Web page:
When lunch came, a small group filtered out and crowded around me, asking me one smiling question after another, so curious about this place so far away, farther than they had ever been. A few of the boys looked on with curious gazes; others nodded with seemingly knowing and understanding nods, as if they knew exactly where I was talking about and that we were compatriots in our great travels of the world.
After school, we all clamored together, teasing and tickling as we walked through our new neighborhood. When we came to our house first, Mama seemed surprised but she recovered quickly and asked would “Miss Savannah” like to join us for dinner. She did indeed and went inside to call her mother, who was only too delighted to have one less person for her maid, Elsie, to cook for.
Mama made me change and gave Savannah one of Lou Ann’s old dresses to play in. We ran around my new front yard while Mama cooked dinner and Amy and Lou Ann argued over whose hair was longer. Savannah ran her pudgy fingers through my bob and said, “I like yours better. Looks like an ice skater.” I mentally made a note to see if I could be both a scientist and an ice skater.
Daddy got home and Mama called us in for supper and root beer ice cream, Savannah went back outside in the oncoming dark to wear a new path in our new yard. We pulled out my sisters’ Barbie cases and played with their Wal-Mart dolls, playing fairyland in our bushes.
As the sun dipped below the hang of the trees, three lighting bugs appeared, twinkling under the weeping willow. Excitedly, I pulled Savannah over to watch. I didn’t dare touch them myself, but Savannah easily put out her fingers and let one light on her fingertips. I watched her and then finally did the same.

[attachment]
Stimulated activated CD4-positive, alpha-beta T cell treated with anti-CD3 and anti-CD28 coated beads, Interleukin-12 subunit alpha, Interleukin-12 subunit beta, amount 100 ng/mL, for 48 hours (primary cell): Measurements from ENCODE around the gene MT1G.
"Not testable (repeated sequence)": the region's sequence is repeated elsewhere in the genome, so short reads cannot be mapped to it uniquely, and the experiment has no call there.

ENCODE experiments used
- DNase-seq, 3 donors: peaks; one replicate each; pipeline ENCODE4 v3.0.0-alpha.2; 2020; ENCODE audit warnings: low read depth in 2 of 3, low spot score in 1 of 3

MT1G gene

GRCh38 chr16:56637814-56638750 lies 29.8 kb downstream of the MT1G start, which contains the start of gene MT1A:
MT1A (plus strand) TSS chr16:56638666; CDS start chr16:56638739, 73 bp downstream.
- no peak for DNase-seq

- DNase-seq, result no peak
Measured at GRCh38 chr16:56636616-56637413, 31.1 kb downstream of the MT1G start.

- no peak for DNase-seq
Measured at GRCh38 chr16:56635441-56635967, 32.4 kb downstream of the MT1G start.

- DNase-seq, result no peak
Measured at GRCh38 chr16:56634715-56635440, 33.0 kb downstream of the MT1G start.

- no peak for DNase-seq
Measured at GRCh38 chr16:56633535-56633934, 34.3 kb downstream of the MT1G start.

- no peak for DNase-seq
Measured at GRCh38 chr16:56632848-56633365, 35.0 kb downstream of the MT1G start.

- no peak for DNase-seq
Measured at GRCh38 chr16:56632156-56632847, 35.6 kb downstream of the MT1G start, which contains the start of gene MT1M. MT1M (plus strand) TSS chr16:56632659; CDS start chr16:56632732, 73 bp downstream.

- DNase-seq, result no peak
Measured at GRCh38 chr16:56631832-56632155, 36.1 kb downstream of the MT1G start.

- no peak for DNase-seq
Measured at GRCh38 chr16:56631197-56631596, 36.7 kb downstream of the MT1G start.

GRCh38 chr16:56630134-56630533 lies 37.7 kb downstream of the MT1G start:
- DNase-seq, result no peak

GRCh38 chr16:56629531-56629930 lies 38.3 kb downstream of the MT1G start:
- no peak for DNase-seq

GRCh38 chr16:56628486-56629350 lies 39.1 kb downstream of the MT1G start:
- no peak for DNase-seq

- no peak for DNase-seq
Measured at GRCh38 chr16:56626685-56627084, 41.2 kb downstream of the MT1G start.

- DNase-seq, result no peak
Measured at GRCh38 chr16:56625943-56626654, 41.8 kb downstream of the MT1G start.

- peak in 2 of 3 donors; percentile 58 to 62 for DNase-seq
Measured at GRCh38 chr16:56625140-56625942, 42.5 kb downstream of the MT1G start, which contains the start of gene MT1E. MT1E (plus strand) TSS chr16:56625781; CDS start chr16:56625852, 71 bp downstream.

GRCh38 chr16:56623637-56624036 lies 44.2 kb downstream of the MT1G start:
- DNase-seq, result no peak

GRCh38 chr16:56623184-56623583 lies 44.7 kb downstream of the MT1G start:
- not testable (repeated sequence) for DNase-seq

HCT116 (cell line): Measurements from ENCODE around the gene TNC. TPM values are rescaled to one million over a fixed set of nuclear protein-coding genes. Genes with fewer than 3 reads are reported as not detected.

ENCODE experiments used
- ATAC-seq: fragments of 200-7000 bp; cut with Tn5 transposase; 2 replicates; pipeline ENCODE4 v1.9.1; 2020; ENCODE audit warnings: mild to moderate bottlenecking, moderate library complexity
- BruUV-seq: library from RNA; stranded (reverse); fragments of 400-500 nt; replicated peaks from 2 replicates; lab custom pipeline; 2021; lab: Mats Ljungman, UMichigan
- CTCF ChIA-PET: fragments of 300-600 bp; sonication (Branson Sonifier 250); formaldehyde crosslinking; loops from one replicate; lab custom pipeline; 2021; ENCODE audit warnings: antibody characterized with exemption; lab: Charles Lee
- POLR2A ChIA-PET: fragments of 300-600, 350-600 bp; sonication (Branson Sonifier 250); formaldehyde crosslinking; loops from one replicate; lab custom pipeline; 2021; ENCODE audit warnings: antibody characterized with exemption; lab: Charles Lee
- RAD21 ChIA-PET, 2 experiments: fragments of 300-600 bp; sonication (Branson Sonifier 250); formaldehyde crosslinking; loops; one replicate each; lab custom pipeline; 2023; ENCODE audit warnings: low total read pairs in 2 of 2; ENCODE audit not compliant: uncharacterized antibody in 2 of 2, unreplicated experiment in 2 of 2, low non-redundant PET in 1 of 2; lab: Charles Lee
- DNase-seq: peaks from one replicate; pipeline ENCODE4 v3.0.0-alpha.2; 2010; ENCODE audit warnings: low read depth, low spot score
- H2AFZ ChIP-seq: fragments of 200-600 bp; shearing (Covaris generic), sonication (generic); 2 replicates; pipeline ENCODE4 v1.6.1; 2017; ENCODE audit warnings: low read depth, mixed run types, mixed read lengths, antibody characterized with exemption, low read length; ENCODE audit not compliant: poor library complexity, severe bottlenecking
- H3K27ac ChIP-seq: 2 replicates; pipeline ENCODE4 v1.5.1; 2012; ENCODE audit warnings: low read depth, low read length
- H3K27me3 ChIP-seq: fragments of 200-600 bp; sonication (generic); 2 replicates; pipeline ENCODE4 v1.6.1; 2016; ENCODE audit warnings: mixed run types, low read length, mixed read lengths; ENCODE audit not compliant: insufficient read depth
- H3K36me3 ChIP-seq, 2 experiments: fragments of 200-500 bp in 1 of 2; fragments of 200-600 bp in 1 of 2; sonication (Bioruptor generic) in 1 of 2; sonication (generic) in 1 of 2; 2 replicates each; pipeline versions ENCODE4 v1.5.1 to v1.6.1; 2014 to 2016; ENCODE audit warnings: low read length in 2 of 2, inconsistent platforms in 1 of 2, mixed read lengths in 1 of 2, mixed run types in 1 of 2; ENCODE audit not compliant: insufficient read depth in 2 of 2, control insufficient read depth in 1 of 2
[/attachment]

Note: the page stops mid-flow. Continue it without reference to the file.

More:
I peeked inside and watched the lightning bug lighting the inside of my hand, turning it pink. I hadn’t seen one up close since we left Pearl. I smiled, wanting to tickle his belly. As I watched, I saw my lighting bug start to become agitated. I was just about to let him go, when Savannah said, “Wanna see something neat?”
Suddenly, she took a hold of her lightning bug between two fingers and dragged its tail across her shirt, leaving an iridescent trail. She looked at me, smiling, the remnants of her bug in her hand. “See, isn’t it pretty?”
I smiled back weakly, feeling my lightning bug clamoring against the bars of my fingers. I picked him up by his thorax, shaking. Looking at Savannah, I dragged his body against my shirt, leaving a shimmering trail behind. I quickly dropped the remainder and looked down at my belly, all beautiful and lit now, already beginning to fade.
I smiled at Savannah and she returned it, all big and loopy and giddy. She grabbed my hand and off we ran into the bushes, into fairyland.

copyright - All rights to the work posted on this site are retained by Cass Van Gelder. If you'd like to use some of my work, please ask. To do so, the permissions must be spelled out in writing...from me...I mean it. I have mean cats; don't make me use them.